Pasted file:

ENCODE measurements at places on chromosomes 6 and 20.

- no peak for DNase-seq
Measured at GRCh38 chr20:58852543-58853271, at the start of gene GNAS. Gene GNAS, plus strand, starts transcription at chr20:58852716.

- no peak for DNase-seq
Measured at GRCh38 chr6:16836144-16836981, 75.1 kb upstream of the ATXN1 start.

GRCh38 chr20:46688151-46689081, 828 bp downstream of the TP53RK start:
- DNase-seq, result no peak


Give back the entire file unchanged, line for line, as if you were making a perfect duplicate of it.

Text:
ENCODE measurements at places on chromosomes 6 and 20.

- no peak for DNase-seq
Measured at GRCh38 chr20:58852543-58853271, at the start of gene GNAS. Gene GNAS, plus strand, starts transcription at chr20:58852716.

- no peak for DNase-seq
Measured at GRCh38 chr6:16836144-16836981, 75.1 kb upstream of the ATXN1 start.

GRCh38 chr20:46688151-46689081, 828 bp downstream of the TP53RK start:
- DNase-seq, result no peak